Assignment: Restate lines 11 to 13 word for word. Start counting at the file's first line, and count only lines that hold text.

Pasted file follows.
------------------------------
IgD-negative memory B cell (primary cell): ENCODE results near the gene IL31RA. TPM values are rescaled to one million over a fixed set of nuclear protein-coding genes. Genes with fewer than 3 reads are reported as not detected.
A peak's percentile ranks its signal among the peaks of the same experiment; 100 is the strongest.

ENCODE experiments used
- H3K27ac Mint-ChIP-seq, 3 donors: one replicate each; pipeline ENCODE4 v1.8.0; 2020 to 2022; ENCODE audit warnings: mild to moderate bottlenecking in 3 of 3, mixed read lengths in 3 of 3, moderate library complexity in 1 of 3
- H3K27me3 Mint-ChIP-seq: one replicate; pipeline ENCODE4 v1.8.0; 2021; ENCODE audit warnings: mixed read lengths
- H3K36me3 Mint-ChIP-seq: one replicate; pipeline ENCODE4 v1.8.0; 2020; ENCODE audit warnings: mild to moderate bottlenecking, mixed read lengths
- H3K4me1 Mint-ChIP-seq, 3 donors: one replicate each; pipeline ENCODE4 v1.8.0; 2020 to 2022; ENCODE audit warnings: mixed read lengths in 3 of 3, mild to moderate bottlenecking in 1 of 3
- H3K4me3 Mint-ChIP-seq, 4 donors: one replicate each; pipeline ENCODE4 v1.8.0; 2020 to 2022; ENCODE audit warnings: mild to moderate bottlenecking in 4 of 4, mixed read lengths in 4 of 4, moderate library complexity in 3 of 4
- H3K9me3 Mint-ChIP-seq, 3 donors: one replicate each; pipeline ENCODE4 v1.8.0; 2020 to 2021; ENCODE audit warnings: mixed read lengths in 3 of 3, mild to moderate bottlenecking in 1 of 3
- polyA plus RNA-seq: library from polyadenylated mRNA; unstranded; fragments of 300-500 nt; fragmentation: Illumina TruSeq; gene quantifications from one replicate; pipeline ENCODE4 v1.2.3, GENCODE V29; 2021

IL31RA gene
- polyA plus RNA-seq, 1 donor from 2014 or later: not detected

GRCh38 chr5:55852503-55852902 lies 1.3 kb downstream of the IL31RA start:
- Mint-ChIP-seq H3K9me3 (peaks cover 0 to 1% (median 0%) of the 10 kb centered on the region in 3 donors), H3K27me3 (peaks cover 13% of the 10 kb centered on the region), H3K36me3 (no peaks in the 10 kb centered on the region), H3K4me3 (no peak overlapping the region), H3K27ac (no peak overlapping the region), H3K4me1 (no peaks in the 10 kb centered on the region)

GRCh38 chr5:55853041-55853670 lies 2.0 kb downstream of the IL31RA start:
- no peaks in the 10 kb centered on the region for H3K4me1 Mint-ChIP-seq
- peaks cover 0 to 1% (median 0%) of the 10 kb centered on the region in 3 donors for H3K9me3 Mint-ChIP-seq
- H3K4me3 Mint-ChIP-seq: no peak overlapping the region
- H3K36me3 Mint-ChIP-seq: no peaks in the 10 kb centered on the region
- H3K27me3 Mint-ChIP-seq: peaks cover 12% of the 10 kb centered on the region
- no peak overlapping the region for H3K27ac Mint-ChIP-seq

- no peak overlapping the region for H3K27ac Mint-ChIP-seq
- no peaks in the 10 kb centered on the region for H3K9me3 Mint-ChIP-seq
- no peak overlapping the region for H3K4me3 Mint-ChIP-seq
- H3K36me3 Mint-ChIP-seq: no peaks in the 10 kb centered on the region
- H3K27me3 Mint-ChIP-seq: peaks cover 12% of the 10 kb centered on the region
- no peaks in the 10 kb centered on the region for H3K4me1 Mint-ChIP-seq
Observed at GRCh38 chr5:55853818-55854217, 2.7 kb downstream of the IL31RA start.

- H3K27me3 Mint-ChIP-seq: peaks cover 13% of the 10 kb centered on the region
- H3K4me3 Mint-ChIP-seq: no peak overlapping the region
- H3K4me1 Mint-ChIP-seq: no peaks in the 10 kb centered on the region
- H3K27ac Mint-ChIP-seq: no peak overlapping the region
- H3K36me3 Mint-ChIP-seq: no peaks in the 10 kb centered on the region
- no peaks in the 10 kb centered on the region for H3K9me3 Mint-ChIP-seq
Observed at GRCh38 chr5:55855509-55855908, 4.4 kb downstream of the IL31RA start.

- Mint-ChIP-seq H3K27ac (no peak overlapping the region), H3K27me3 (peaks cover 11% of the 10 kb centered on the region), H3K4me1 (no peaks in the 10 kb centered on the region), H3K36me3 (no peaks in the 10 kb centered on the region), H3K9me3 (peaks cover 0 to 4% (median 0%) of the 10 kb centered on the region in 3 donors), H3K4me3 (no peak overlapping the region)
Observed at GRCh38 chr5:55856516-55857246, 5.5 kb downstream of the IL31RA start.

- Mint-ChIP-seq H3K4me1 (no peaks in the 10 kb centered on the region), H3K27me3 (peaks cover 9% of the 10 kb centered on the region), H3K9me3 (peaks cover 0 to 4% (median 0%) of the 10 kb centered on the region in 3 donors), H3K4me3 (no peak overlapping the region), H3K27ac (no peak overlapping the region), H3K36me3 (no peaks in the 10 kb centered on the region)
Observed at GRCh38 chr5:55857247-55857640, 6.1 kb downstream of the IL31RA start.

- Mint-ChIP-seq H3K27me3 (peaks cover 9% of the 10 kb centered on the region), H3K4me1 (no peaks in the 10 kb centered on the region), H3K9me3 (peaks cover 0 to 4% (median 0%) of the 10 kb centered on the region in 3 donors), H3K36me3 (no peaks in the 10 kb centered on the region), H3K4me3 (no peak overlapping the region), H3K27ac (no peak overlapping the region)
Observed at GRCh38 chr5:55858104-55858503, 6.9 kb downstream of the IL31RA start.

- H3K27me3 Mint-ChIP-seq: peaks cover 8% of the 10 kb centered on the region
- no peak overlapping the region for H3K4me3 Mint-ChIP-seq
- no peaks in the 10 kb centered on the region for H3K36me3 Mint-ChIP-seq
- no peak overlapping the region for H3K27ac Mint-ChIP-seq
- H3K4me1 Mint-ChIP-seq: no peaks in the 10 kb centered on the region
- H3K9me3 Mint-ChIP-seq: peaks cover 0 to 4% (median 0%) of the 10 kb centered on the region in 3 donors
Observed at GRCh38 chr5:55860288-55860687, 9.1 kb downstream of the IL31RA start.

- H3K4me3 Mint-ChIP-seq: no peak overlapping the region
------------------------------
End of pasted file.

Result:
IL31RA gene
- polyA plus RNA-seq, 1 donor from 2014 or later: not detected

GRCh38 chr5:55852503-55852902 lies 1.3 kb downstream of the IL31RA start: